True, but all the “someones” are related to this forum and employed by Elektron. Elektron can agree among themselves to do so. It’s a Public Relations issue more than anything.
I think they have too much on their plate. The original MD had the specs in the manual, DSI provides the specs in theirs. There is nothing proprietary about encoding or decoding a stream of values, it just makes it easier for the community to contribute with software. The decoding of the RYTM’s sysex allowed void to help users out with Sample Upload when C6 was giving people problems. I have received numerous emails saying how my app Collider got them to purchase / re-purchase a RYTM. It’s a small effort with potentially big results.
Oh wait. That’s me!
Apologies on falling off on this project. Things got super hectic with school and I ended up building some other things over the break (shameless plug for ortx.org, an internet radio station that highlights underground Texas musicians, DJs and curators). I found some time to get back on this and am happy to announce that I’ve decoded the Sysex data.
What it is
This is a simple python library that can analyze patch data from the Digitone’s SysEx dumps. It can also analyze the live state from the Digitone with a simple sysex request. I’ve attempted to be as verbose in the in-line documentation as possible so people can translate to other languages as needed. The only known issue at this point is the LFO Depth output tends to be off by 0.01 when it is negative.
What it is not
This library is not yet 100% guaranteed to work. I’ve been able to successfully display the correct values for all parameters in my test code, but have not had the time to fully test the library. Isolating and testing the individual bytes is an extremely tedious process but I’m confident enough that the library is giving useful data back.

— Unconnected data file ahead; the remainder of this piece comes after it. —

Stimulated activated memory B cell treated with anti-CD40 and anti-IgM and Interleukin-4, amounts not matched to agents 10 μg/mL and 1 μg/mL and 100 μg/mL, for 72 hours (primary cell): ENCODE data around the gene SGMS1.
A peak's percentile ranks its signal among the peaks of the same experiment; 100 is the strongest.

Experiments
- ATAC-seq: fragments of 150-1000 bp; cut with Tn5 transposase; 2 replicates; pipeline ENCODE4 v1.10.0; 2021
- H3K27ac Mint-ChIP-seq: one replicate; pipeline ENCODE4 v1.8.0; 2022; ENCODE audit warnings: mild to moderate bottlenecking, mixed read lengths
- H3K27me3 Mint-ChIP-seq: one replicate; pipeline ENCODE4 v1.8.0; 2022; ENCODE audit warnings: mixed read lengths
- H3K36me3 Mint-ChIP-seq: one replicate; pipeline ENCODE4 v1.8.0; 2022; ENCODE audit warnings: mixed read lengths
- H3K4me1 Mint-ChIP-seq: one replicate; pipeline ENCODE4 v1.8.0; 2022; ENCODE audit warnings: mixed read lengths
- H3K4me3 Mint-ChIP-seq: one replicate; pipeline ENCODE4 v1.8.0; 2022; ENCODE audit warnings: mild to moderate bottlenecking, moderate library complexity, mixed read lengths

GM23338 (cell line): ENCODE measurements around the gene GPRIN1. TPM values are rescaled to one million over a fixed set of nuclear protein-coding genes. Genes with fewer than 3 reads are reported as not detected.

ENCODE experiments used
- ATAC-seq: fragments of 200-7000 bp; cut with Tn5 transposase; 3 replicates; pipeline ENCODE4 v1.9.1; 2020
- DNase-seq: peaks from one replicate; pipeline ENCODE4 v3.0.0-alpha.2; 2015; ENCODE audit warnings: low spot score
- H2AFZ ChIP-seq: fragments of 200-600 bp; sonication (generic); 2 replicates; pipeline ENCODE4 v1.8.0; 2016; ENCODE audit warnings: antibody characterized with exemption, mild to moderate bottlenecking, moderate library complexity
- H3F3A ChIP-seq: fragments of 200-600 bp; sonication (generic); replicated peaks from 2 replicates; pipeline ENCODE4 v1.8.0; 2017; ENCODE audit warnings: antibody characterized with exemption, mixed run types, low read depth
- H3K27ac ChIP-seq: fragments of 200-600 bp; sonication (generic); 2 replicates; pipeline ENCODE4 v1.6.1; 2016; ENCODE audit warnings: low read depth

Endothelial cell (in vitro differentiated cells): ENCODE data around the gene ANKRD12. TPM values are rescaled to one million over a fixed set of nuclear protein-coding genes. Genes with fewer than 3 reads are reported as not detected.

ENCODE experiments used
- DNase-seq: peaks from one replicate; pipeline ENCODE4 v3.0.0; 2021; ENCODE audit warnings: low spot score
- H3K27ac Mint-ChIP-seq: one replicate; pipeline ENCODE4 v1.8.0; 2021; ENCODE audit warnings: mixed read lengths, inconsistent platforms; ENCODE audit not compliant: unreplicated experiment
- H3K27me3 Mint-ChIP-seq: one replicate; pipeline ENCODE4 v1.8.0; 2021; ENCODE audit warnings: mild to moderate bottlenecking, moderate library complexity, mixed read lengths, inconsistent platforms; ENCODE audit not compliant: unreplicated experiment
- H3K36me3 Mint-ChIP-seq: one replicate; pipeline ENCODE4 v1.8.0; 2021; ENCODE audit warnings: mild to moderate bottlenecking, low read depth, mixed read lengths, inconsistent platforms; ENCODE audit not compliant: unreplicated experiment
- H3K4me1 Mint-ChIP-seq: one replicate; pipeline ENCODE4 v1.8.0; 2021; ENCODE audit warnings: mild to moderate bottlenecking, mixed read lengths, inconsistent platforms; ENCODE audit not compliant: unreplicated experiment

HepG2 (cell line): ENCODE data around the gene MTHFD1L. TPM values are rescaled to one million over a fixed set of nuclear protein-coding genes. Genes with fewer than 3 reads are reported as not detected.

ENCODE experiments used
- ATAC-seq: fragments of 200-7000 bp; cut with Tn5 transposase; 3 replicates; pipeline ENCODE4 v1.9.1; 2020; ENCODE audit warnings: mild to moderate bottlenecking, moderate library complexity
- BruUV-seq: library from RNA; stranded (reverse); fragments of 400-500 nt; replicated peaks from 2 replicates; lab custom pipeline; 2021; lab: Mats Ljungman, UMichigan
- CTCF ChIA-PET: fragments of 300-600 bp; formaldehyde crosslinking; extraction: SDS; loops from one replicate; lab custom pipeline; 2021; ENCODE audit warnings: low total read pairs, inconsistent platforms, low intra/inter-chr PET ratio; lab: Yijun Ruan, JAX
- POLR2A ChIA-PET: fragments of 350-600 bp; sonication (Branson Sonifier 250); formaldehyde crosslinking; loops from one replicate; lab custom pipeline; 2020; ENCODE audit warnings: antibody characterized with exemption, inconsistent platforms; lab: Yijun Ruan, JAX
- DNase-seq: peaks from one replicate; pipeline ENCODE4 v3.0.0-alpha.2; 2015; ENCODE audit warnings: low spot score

This library cannot (yet) decode Pattern data and other SysEx messages from the Digitone. It cannot (yet) encode the SysEx data to be returned to the Digitone, though that is the next thing I’ll be working on and it shouldn’t take 4 months to complete this time around.
You can check it out over at the github repo.
Thanks, looking forward to digging into this!
- The current request of “patch” is the active state of the Digitone?
msg_array = [int(‘0x00’, 16), int(‘0x20’, 16), int(‘0x3c’, 16), int(‘0x0d’, 16), int(‘0x00’, 16),
int(‘0x6B’, 16), int(‘0x01’, 16), int(‘0x01’, 16), 0, int(‘0x00’, 16),
int(‘0x00’, 16), int(‘0x00’, 16), int(‘0x05’, 16)]
Is that the sysex for requesting the current state (besides adding F0 @ the start and F7 @ the end)? If not, could you list in the docs the exact Sysex message you found for requesting the current state?
- Could you put a usage guide? I haven’t used python in years, so a guide on how to import the library and run a request would be useful for many people
Good job, by the way, let’s keep this going. If I can help out in any way let me know.
I can get a little more documentation up by this weekend and I’ll follow up here. As far as using the library in python, a full tutorial would be a little out of my scope. If you clone the project and place the libdigitone folder in yr project folder, you can simply add the line…
import libdigitone as dt and start working with the functions.
If you look at the dev branch on github there is a test.py file that shows some usage examples
Awesome work and thanks for sharing. I wonder how much different the Digitakt is to the Digitone in regards to sysex.
wasn’t even aware it was possible to request the current live state - where did you find the sysex message specified?
They’re using the same basic format as they did with the machine drum and monomachine. That documentation was a gold mine once I worked it out.
I suspect not much. I don’t have access to one so I have any way to test. The hardest part is figuring out how they decided to encode parameters that have 14-bit information. They’re seems to be a standard method that they used but it varies a little bit for a few parameters.
thx for the info - will check it out!